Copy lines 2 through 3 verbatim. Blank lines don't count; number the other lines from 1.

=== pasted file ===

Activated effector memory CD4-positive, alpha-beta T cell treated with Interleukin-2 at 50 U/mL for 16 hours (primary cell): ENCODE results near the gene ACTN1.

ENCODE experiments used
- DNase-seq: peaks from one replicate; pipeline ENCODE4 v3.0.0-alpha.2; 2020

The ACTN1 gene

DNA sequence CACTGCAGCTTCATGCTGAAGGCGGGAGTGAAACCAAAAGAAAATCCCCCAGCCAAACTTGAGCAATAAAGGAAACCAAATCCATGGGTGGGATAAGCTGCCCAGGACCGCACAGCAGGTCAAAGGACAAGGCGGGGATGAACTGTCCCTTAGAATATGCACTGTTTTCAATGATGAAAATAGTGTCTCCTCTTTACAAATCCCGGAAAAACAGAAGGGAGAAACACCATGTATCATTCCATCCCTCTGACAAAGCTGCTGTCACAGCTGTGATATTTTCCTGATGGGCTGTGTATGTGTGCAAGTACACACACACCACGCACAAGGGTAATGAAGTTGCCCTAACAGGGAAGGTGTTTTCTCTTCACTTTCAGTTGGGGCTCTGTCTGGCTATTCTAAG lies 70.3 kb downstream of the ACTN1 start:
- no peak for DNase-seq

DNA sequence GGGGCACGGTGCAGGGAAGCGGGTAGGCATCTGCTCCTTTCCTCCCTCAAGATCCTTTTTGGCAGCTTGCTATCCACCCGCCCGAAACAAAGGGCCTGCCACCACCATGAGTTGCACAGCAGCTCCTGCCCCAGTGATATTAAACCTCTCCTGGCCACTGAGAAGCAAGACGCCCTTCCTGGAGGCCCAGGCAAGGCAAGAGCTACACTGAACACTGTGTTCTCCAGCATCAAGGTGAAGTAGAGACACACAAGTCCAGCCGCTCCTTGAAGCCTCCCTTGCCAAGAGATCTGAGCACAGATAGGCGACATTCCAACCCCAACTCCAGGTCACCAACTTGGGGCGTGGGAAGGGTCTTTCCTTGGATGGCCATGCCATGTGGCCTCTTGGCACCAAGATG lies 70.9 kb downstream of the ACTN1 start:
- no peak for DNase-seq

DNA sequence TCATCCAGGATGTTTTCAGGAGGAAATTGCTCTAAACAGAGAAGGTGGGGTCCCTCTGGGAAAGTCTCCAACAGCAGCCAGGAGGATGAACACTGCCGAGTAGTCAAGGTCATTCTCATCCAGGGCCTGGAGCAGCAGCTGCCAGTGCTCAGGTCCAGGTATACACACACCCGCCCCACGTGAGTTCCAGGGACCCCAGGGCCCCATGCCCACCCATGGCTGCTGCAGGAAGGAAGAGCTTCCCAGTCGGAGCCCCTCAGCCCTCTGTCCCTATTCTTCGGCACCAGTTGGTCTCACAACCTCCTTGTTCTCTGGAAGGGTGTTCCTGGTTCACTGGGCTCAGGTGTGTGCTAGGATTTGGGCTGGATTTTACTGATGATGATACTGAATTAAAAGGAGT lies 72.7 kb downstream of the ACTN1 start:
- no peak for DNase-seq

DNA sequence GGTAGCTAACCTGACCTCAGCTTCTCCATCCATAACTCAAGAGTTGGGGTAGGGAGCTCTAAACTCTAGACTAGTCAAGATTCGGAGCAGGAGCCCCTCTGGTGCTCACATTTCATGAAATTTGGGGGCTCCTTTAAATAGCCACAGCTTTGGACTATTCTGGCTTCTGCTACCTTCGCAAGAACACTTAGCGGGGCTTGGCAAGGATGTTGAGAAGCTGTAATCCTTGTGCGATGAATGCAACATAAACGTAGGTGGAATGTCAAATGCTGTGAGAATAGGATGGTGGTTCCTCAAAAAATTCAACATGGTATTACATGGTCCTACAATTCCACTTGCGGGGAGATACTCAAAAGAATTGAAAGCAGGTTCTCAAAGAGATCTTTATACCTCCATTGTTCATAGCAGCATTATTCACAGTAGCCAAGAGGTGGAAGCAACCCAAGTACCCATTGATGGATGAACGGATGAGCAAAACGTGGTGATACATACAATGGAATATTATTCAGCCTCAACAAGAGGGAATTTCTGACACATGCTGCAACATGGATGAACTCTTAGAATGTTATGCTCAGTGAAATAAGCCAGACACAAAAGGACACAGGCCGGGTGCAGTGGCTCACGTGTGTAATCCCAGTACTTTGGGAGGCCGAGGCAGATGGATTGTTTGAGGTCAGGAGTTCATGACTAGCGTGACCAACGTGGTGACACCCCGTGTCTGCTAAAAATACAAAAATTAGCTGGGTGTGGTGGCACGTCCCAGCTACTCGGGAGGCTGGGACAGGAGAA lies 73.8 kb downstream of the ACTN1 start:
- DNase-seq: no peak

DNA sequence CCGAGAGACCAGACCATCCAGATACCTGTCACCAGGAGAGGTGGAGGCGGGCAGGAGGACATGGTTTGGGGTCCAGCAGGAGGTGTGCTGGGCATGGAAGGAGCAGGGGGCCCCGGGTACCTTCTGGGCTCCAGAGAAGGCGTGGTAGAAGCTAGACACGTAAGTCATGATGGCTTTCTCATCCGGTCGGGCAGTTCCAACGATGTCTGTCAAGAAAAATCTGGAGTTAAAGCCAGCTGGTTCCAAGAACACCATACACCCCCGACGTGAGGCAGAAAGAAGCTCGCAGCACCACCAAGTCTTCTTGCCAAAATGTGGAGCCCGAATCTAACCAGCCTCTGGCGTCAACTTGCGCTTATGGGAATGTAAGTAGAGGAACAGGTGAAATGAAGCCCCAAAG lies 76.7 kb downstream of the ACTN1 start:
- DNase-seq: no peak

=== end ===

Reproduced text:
ENCODE experiments used
- DNase-seq: peaks from one replicate; pipeline ENCODE4 v3.0.0-alpha.2; 2020